Climb1 From United Kingdom, joined Apr 2005, 128 posts, RR: 0 Posted (8 years 6 months 3 weeks 6 days 1 hour ago) and read 6787 times:
Last month myself and the missus popped over to DUB for the day. We flew with Ryanair and was on a 732 out and 738 in. Both flights were pretty full. However on the return leg, we were the first few people on and as we got on the back the stewardess said that we couldnt sit on the back row. Fair enough I thought, so I sat 5th row from the rear. Eventually more and more people got on and it got busy. Then the steward guy tells the people sittin behind us that they are not allowed to sit in the last FOUR rows but didnt fully explain why at the time. Of course these people had fully settled into their seats and now they were playin musical chairs before pushback.
Luckily we just missed out being moved around by ONE row. So there I was enjoying my window seat but some of the other pax were less than impressed about bein told one thing than the other.
Soo anyway, my question is, why? Why was it that on a pretty full plane there was to be no pax sittin on the last four rows during take off.
Which reminds me, they did allow a few people to sit at the rear once in the cruise.
Thanks in advance.
In my eyes the Boeing 747 will ALWAYS be the queen of the skies!
Leskova From Germany, joined Oct 2003, 6075 posts, RR: 71 Reply 1, posted (8 years 6 months 3 weeks 6 days 1 hour ago) and read 6764 times:
Don't really know - but could it have been a balance-question?
I remember taking a flight from Windhoek Eros Airport to Johannesburg on a CRJ, and before takeoff we were told that no-one was permitted to sit in the first 4, 5 or 6 (not sure any more - it's been a few years since) rows until we reached our cruising altitude: at that time, we were given the explanation that it had to do with a combination of the short runway, the hot weather and the high altitude, and that the weight distribution would not allow the plane to get off the ground in time if people were seated further in front.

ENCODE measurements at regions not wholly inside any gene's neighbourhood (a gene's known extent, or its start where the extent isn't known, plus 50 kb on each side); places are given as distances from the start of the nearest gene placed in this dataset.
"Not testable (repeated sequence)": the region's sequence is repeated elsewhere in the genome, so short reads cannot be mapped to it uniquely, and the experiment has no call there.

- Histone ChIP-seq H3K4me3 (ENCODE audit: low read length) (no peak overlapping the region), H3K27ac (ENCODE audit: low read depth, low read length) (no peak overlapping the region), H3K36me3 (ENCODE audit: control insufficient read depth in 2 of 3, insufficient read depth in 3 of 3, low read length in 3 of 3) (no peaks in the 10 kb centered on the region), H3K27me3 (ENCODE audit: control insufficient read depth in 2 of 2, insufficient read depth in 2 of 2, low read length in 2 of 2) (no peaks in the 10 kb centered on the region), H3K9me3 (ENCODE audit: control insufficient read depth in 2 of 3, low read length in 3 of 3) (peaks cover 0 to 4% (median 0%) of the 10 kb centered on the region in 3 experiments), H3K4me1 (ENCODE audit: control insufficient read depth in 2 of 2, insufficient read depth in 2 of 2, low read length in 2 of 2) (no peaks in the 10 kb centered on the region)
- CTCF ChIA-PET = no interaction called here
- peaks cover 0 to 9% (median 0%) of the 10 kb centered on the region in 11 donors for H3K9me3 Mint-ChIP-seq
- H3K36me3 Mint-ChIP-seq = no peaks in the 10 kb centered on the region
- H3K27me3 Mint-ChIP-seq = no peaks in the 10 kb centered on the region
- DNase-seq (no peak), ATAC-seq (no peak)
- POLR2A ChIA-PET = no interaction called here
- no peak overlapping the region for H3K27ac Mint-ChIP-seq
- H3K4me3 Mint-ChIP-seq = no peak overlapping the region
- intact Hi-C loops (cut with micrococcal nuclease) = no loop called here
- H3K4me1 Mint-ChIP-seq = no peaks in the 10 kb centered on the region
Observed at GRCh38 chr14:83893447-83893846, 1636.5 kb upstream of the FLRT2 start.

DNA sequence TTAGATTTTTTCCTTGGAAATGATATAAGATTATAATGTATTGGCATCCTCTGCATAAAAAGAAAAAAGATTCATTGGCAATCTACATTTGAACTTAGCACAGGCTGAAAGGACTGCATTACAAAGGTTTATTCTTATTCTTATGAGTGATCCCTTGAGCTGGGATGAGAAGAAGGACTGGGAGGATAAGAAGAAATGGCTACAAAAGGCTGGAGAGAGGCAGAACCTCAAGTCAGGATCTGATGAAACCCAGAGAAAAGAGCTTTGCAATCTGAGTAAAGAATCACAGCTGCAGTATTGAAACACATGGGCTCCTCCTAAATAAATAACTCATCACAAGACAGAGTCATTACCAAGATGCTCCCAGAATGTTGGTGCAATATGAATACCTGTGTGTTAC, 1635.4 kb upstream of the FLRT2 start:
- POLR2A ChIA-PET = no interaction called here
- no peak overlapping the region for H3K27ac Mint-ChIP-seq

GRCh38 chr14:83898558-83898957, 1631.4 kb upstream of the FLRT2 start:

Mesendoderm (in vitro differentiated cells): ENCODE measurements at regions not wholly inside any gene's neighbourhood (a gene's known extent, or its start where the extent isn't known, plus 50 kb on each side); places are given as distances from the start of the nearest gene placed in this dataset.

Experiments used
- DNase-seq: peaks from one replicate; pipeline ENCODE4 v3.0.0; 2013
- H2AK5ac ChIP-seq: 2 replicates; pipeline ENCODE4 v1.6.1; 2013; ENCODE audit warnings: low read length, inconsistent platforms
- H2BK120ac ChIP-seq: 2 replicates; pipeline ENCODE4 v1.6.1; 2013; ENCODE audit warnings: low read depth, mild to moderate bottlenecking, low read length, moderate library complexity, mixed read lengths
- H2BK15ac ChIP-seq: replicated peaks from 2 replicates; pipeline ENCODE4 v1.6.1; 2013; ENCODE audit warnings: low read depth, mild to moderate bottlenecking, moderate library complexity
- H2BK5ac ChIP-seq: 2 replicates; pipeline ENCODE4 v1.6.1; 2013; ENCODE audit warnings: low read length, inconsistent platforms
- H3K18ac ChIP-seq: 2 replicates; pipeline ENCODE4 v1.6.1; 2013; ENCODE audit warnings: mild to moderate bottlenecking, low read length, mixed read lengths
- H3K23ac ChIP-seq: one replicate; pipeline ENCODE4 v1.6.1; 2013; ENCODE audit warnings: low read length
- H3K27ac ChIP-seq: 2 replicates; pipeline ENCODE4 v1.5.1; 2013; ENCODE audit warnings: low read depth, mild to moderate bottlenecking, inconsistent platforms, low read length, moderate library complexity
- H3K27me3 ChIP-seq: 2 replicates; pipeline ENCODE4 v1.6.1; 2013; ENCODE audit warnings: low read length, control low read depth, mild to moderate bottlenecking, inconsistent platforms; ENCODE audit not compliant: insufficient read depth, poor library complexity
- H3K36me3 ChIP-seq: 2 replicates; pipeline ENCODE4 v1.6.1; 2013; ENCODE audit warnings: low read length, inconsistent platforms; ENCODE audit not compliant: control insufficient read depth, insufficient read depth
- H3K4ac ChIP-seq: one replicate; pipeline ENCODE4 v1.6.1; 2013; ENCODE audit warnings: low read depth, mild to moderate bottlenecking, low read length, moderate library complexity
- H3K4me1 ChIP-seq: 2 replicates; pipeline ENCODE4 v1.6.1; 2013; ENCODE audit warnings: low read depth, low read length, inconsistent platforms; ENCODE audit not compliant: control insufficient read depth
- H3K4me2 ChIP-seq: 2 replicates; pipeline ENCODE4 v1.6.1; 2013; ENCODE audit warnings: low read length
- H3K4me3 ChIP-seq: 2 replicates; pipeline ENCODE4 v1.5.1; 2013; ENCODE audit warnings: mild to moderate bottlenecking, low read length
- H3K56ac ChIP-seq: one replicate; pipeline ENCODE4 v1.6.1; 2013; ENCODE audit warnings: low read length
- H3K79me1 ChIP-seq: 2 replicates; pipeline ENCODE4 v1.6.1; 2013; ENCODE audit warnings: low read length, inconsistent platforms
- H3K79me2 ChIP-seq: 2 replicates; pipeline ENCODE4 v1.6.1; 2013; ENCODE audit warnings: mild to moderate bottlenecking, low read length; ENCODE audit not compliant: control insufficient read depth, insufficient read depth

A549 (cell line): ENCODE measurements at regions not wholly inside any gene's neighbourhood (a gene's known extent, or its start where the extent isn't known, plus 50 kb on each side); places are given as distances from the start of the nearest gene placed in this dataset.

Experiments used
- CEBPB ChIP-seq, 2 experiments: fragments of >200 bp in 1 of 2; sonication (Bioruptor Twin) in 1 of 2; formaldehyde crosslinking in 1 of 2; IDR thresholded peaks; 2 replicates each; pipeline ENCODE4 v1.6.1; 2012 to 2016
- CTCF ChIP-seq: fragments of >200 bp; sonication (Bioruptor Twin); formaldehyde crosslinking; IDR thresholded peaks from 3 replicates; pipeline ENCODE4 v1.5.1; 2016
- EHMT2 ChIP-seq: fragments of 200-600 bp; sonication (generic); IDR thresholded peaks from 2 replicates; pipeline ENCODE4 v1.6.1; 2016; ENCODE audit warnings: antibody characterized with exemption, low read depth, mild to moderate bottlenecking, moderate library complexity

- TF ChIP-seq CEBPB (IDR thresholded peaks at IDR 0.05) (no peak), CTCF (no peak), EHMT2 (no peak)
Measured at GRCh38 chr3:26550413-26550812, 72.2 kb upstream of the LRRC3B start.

With the wings on the B737 being far more forward than on the CRJ, perhaps it was something similar...
If it's open seating and boarding thru the rear door the crew will want some folks seated up front first to keep the aircraft from sitting on it's tail. Normally only an issue on cargo aircraft, but probably something to be careful of when loading pax from the rear door.
Keep in mind people will normally grab the first seat they see wether getting on a plane or a bus.....
Spantax From Belgium, joined Nov 2004, 316 posts, RR: 1 Reply 3, posted (8 years 6 months 3 weeks 6 days ago) and read 6643 times:
Hi, I have flown with Ryanair a lot of times and what I have often noticed is that they don't allow to use the 4-5 FIRST rows. I have always thought it was in order to avoid checking/cleaning (because, as you must know, Ryanair doesn't hire people to clean their aircraft but this job is done by the flight attendants themselves). But perhaps I am wrong . Curious to read the "good" answer. A Ryanair insider listening maybe? Cheers
SATL382G From , joined Dec 1969, posts, RR: Reply 4, posted (8 years 6 months 3 weeks 6 days ago) and read 6622 times:
Quoting Spantax (Reply 3): Hi, I have flown with Ryanair a lot of times and what I have often noticed is that they don't allow to use the 4-5 FIRST rows. I have always thought it was in order to avoid checking/cleaning (because, as you must know, Ryanair doesn't hire people to clean their aircraft but this job is done by the flight attendants themselves). But perhaps I am wrong . Curious to read the "good" answer. A Ryanair insider listening maybe? Cheers
When taking a busload of pax out to the aircraft I always told the pax as they came aboard to go to the rear to find a seat. The bus loaded faster that way.
Maybe the crews are applying a similar concept but don't bother after the first few rows?
Jmc757 From United Kingdom, joined Mar 2000, 1296 posts, RR: 7 Reply 5, posted (8 years 6 months 3 weeks 6 days ago) and read 6539 times:
Were those four rows empty the whole flight? If so it was probably a weight/balance issue.
All aircraft have a loadsheet, which ensures the aircraft is loaded correctly and not out of balance. Sometimes, if you've got a half empty load, getting an aircraft in balance can be a little tricky and you soemtimes have to play balancing games with baggage and pax to get it in trim. I've enever known it with 738, though have never worked with one.